Cross-Border Party

Brad, David, and Jamie:
Former Co-workers
Seattle, USA
June 11, 2010

I've been so busy over the past few days. I just worked an additional day with the Census Bureau--even after formally handing back my bag and my badge over a week prior. The crew leader called me up in desperation; I agreed to work one more half-day. Then yesterday, I moved the last of my belongings out from my Chinatown studio and into Greg's basement. This afternoon I returned to Greg's basement together with Ben in order to take inventory together of everything I own. What's spurring all this activity? Why was Ben helping me take inventory of my posessions?

I'm about to quit Seattle and emigrate to Canada.

My years-long process in acquiring permanent-resident status is coming to an end. The moment I use the visa that the consulate stuck inside my passport to enter Canada I'll be able to legally reside, work, and retire in Canada: 'til death do me in. This has been so long in coming...

Thatcher, David, and Christine:
Representing Teaching School Days
When I picked up my passport from the Canadian consulate several weeks ago, I mailed out invitations to everybody whose address I knew. I decided the appropriate way to celebrate my new status would have to be with a two-day, cross-border party spanning the two countries. I set venues for drinks on both sides, the first in Washington State, followed by another in British Columbia. Friday night (tonight) was here in Seattle. Saturday night (tomorrow) will be up in Vancouver. I'll acquire my Canadian permanent-resident status in-between, while driving from one party to the next.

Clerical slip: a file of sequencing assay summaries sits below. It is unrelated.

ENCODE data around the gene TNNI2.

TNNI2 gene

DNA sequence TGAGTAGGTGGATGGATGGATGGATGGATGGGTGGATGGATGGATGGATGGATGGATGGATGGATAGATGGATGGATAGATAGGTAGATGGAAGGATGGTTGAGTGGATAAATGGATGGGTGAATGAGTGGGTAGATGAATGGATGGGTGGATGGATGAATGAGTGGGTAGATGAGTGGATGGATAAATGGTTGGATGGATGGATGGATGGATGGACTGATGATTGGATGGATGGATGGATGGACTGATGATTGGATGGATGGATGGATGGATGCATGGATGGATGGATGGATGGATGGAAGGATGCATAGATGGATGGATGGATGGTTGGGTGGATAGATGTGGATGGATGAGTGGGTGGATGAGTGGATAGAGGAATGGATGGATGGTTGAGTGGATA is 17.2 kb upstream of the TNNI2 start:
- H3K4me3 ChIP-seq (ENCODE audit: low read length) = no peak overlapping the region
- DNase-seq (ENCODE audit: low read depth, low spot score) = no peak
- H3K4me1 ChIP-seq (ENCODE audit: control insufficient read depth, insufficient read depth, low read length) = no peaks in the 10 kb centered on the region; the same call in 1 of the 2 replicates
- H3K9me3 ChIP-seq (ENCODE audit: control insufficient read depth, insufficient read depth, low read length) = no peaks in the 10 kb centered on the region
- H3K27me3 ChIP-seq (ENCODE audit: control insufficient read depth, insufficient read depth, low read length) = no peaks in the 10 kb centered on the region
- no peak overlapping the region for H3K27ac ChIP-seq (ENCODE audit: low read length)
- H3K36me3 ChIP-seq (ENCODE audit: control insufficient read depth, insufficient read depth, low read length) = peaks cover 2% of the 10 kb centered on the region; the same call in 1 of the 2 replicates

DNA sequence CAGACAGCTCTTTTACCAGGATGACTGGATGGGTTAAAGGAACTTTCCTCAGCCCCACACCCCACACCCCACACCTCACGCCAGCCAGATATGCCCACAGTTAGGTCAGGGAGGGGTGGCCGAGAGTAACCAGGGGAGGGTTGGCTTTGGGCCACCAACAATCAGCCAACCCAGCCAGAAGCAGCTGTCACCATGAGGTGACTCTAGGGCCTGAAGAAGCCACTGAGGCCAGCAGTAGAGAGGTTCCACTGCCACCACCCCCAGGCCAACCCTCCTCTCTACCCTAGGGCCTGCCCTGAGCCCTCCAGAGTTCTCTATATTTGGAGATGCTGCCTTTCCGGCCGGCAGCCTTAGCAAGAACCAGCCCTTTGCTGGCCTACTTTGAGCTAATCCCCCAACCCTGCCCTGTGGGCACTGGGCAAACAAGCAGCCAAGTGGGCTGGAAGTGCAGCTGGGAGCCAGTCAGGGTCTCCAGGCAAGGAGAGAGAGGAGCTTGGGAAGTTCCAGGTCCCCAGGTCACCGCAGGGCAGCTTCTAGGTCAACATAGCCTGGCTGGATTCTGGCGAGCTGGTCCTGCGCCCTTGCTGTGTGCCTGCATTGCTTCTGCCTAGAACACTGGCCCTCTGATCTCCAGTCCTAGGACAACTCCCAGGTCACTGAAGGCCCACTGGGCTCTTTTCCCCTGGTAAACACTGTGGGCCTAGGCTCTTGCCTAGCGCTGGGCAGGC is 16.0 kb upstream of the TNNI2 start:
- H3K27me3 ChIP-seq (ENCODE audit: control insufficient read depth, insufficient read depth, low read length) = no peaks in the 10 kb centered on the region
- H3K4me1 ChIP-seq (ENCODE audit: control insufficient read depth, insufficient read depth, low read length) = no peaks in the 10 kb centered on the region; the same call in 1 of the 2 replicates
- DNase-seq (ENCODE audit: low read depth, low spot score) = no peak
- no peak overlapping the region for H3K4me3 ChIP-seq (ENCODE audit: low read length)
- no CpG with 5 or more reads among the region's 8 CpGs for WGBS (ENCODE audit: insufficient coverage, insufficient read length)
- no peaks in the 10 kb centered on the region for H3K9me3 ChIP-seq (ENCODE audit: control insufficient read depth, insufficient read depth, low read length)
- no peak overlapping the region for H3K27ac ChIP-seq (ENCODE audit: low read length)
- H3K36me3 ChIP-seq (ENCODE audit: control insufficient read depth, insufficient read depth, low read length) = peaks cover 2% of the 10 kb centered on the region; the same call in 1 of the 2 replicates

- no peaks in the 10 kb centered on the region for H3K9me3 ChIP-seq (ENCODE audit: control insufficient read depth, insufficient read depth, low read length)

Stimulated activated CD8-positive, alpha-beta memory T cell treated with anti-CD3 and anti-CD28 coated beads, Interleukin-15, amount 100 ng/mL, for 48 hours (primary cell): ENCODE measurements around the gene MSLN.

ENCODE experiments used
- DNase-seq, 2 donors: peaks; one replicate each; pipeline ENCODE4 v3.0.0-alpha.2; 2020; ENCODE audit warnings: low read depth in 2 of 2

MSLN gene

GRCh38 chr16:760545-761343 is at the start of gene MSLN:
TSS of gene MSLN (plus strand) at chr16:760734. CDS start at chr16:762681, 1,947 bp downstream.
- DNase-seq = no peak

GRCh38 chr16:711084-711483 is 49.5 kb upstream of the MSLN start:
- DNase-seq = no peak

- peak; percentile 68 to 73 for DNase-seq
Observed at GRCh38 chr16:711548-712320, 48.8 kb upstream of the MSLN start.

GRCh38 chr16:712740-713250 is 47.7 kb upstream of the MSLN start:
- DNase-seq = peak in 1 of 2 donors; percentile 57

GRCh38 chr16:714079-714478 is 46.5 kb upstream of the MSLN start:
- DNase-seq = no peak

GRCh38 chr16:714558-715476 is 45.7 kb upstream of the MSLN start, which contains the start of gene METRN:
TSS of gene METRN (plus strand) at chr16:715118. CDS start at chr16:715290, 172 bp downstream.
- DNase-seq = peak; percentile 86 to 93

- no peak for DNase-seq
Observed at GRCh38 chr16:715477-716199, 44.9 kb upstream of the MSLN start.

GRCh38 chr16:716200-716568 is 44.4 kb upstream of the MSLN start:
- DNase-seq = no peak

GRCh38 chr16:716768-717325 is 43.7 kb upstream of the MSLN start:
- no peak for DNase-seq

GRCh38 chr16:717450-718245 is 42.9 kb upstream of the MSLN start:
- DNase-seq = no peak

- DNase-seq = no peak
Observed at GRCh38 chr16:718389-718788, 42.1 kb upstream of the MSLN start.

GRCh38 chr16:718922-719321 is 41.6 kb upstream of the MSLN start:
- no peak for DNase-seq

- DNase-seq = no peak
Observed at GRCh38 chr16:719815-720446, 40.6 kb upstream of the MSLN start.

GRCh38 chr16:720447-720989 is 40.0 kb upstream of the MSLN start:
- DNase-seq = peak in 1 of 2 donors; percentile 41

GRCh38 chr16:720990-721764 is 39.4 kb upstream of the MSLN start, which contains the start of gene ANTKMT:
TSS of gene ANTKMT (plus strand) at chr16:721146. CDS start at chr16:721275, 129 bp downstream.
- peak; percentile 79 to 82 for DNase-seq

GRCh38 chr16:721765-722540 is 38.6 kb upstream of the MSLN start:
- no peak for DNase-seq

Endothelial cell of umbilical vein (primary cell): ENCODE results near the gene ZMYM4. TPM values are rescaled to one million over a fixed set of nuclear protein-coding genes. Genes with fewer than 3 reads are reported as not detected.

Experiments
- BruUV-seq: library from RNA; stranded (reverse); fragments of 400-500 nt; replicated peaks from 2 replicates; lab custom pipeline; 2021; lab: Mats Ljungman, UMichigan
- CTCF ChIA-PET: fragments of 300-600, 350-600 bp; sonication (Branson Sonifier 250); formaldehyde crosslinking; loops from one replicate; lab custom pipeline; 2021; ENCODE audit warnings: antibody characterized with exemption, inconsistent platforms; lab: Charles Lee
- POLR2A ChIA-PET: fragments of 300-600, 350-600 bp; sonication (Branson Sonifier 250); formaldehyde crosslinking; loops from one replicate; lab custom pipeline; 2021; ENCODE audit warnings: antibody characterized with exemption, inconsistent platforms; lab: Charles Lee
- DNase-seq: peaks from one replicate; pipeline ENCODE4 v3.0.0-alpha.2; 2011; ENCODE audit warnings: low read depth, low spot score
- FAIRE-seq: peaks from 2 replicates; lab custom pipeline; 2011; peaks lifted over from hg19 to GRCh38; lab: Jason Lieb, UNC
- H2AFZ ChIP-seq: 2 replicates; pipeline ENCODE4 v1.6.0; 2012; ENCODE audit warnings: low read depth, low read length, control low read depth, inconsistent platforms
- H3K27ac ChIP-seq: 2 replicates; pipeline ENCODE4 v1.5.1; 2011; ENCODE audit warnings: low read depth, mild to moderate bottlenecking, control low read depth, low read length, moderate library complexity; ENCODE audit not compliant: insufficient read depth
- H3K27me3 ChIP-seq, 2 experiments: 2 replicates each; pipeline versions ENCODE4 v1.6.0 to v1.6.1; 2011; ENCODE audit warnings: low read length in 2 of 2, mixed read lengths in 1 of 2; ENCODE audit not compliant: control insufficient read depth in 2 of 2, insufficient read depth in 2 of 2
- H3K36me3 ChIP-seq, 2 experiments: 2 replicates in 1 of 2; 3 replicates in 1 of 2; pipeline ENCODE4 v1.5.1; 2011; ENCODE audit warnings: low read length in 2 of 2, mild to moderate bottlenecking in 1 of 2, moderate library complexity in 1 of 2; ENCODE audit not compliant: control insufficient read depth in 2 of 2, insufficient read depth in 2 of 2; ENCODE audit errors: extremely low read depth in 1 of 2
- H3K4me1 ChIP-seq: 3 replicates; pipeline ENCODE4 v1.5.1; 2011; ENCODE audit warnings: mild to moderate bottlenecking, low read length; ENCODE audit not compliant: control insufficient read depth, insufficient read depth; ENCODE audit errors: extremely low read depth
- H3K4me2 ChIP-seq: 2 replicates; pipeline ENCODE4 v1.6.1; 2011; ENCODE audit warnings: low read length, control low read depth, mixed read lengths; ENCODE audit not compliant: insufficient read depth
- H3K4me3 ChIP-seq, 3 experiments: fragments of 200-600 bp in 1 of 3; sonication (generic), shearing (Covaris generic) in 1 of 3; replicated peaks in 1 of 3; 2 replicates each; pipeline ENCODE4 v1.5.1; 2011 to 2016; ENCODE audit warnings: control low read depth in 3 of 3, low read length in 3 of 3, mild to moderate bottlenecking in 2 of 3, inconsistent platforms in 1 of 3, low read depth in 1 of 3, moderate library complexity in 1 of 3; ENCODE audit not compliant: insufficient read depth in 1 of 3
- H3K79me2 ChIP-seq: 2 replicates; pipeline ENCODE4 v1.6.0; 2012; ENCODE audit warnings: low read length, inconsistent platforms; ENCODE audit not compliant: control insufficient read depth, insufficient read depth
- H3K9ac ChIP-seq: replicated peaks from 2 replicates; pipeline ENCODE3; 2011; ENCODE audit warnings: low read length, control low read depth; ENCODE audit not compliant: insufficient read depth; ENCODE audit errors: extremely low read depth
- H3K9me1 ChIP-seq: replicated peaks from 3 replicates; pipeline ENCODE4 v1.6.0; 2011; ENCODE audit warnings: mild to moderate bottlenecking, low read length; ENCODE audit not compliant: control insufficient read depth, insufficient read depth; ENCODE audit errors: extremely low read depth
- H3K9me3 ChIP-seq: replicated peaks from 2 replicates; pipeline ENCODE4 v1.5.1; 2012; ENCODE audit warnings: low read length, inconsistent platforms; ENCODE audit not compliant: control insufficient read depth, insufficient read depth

I scheduled tonight's gathering a few blocks up the street from my Chinatown studio, at the Panama Hotel Teahouse. It's a nice old building that's old by Seattle standards. The Panama was in the core of Japantown until WWII, when all ethnic Japanese living in the area (including U.S. citizens) were rounded up and sent off to internment camps. The current owner, Jan, has taken pains to create a pleasant atmosphere tastefully incorporating period objects effects left behind by residents who were suddenly sent away, residents who were to never return to the posessions or lives they left in Seattle.

Dad, Cousins Jenny and Cindy
Celebrate with David
I'd guess that over the course of the evening that 25 to 30 people dear to me dropped by. I was impressed with the range of people who came through, representing not just family, but people I'd met throughout all periods of my life. The longest-standing unrelated connection had to be Kim--who I met when we were both seven years old and about to begin 2nd grade. She and her mother were among the first to arrive. Over the course of the evening so many faces--from those I first met in some decade long-past to those first-acquainted just last-year--filtered through: Friends I made in graduate school. Co-workers from long-past dot-com days who subscribe to my weblog. Neighbors of siblings whose homes I've housesat. Co-workers from days more recent who I met working the census just last year.

The prize for who came the furthest to attend my 2-day party goes to twin cousins from L.A., Jenny and Cindy. They not only flew up just for my celebration this evening but will hop in the car with Ben and me tomorrow to hit the Vancouver side, as well. Utmost respect to my cousins.

I'm not sure what to expect at the border tomorrow. I told Ben, Jenny, and Cindy to pack a picnic and a Frisbee. The main border crossing, where I-5 turns into B.C. Highway 99 is surrounded on both sides by a beautiful park with gardens and picnic tables, the Peace Arch Park. I'm assuming that they'll all be admitted into Canada in a matter-of-minutes. But who knows how long it will take for Immigration and Customs authorities to admit me and process my inventory list of "goods to import without duty at some future date?"

Answer to be revealed in the next entry...